OCC warns against lax auto loan standards
The U.S. auto industry is booming. According to Federal Reserve Economic Data (FRED), total light weight vehicle sales rose to 16.6 million in January 2015, from 15.2 million the year prior. Unsurprisingly, the sales growth also increased demand for auto loans at domestic banks. FRED reports that 25.4 percent of banks reported stronger demand for auto loans in Q4 of 2014, up from 18.8 percent in Q4 of 2013.
Demand is also increasing at credit unions. Credit union auto loan portfolios reached $225 billion as of the end of Q3 2014, according to Sageworks Bank Information. This is up from $193 billion as of Q3 2013, and $173 billion the year prior. As a result, competition among banks and credit unions is intensifying. To continue growth in their portfolios and keep pace with credit unions, many U.S. banks are lowering underwriting standards. Recent comments from Darrin Benhart, deputy comptroller for supervision risk at the OCC, highlighted the OCC’s concerns about the evolution of the auto loan market and the risks that are being taken.
Speaking at the Global Association of Risk Professionals 16th Annual Risk Management Conference, Benhart noted, “Competition and the reach for revenue and yield has lowered underwriting standards and introduced new product features that may adversely affect the performance of these loans over time.” Here are some of the key changes highlighted in his speech:
• According to Experian, the share of 73- to 84-month loans for new cars increased to 24 percent, up from 12 percent two years prior.
• Long-term loans for used cars also doubled to 14 percent over the same time period
• Borrowers with lower overall credit scores are being approved
• Loans are being made with higher loan-to-value (LTV) ratios
• Average dollar losses per vehicle are rising
These changes were first reported in the OCC’s Semiannual Risk Perspective for Fall 2014. The document stated that since delinquency and loss rates are expressed as a percent of volume, the rapid growth in volume has offset the full impact of the risks. “Banks that followed the competitive industry trends to longer terms and higher LTVs face increasing risk in their auto loan portfolios should collateral values collapse.”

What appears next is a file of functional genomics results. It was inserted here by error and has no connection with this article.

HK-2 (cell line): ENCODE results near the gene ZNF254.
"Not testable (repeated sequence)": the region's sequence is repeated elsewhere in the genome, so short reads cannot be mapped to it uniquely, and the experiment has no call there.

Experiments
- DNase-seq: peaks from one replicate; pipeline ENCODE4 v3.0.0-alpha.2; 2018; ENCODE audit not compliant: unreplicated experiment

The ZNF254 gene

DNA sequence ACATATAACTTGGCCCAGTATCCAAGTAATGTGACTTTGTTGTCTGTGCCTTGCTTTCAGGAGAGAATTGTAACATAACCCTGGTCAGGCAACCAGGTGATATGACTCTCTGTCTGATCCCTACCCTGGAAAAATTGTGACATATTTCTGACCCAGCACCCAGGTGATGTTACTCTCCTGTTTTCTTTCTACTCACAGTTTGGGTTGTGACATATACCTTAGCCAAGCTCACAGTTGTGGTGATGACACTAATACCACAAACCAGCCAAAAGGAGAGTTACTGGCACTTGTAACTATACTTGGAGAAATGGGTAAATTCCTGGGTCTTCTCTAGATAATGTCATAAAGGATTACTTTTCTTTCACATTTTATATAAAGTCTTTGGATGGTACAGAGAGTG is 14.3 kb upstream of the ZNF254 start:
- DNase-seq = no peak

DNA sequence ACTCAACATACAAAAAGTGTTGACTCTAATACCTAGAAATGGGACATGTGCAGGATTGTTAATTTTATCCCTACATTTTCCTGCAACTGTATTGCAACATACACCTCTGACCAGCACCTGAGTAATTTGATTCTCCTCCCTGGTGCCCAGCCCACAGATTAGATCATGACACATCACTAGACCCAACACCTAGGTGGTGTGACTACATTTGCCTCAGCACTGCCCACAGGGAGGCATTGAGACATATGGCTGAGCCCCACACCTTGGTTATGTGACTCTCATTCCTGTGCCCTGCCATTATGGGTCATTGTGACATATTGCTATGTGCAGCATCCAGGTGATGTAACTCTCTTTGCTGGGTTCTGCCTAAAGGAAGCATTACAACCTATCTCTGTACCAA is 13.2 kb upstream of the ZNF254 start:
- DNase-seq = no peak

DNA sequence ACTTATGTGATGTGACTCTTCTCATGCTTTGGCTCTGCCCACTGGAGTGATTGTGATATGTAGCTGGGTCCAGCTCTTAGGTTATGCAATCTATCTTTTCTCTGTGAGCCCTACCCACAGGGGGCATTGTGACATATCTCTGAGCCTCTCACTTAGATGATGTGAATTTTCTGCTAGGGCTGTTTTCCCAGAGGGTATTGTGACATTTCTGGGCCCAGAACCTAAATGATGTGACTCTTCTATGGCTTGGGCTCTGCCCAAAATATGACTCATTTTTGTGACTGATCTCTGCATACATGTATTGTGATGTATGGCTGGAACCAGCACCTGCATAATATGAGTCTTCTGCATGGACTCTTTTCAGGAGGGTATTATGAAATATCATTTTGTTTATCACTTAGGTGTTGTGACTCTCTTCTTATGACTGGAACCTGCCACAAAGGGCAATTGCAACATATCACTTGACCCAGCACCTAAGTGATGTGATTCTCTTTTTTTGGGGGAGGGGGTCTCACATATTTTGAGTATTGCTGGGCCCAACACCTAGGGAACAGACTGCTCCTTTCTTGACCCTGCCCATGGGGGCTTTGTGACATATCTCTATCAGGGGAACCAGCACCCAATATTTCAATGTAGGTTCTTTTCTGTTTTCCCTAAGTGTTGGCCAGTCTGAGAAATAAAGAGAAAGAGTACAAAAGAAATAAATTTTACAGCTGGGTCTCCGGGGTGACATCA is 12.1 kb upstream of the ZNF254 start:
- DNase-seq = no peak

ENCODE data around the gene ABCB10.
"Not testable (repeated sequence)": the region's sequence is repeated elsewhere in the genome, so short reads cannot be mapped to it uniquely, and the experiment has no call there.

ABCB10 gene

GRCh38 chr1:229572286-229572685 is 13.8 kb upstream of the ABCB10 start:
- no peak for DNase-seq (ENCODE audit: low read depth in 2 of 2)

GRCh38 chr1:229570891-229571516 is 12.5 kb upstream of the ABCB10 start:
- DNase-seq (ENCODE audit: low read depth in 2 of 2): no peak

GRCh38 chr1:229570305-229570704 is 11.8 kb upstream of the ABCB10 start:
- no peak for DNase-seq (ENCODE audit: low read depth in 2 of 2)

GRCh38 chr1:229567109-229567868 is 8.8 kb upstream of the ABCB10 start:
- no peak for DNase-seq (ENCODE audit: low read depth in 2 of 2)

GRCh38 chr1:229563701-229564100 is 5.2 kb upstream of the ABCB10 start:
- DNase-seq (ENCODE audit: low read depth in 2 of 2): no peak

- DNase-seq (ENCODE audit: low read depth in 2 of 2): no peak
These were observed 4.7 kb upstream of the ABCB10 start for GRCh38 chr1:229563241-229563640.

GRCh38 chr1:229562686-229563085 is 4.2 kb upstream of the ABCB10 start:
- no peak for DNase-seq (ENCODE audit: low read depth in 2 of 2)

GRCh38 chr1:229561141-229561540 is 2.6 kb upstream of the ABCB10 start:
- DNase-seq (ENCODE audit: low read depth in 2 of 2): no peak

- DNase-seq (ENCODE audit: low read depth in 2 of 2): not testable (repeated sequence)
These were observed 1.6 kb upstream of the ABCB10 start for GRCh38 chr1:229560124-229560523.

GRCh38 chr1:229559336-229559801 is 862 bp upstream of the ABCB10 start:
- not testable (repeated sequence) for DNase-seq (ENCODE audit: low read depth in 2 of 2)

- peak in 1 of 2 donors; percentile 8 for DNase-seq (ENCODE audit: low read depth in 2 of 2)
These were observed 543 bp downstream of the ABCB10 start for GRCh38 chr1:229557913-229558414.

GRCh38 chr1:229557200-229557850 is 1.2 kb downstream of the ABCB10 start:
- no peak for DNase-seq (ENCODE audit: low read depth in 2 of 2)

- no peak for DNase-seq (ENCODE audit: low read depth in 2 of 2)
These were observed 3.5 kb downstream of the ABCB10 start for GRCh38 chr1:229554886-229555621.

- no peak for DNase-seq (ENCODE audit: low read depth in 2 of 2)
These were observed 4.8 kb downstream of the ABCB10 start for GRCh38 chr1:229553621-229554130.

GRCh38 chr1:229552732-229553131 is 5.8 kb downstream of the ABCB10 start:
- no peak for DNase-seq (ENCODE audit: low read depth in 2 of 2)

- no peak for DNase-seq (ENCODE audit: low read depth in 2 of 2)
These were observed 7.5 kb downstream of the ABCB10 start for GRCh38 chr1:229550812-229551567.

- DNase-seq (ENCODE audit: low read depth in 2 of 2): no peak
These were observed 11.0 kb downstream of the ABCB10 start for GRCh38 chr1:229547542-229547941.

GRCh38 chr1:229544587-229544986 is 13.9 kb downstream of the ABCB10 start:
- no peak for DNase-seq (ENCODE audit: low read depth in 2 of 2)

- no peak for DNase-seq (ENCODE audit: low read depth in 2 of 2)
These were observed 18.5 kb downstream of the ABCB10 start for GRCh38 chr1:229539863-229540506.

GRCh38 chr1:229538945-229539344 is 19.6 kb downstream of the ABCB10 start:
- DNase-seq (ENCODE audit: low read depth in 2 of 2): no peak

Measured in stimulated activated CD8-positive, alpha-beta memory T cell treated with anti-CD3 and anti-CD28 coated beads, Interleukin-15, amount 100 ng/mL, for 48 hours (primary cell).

The tools used by banks to underwrite loans and qualify borrowers are also changing, according to Benhart. He noted that credit ratings often ignore or downplay the potential impact of certain debt. “While the changes in the ratings may be warranted, banks must understand what these changes mean relative to evaluating a borrower’s total ability to manage new debt.” Credit ratings are certainly still a valuable assessment tool, but banks should evaluate other ways to get a more comprehensive picture of a borrower and their “ability and willingness to repay in a timely fashion.”
Benhart also highlighted the combination of weaker underwriting of low rates, higher LTVs, bundling add-on products (such as extended auto warranties) and longer loan terms as contributing to borrowers’ focus on payment affordability instead of long-term sustainability. “When the borrower experiences difficulties, they are more likely to default and the loss will likely be greater for the lender and investors.”
The OCC often promotes the need for a healthy risk culture. Implementing one would certainly help mitigate the concerns referenced above. Benhart referenced a recent quote from Thomas Curry, comptroller of the currency, which stated, “[s]ound risk management, supported by a healthy organizational culture, aims at protecting the bank’s reputation and shelters it from credit losses, litigation risk, and the kind of breakdowns in operational risk that, as we have seen, can have very significant consequences.”
For more on how to create the right credit risk culture at your bank, access this complimentary, on-demand webinar: Instilling the Right Credit Risk Culture.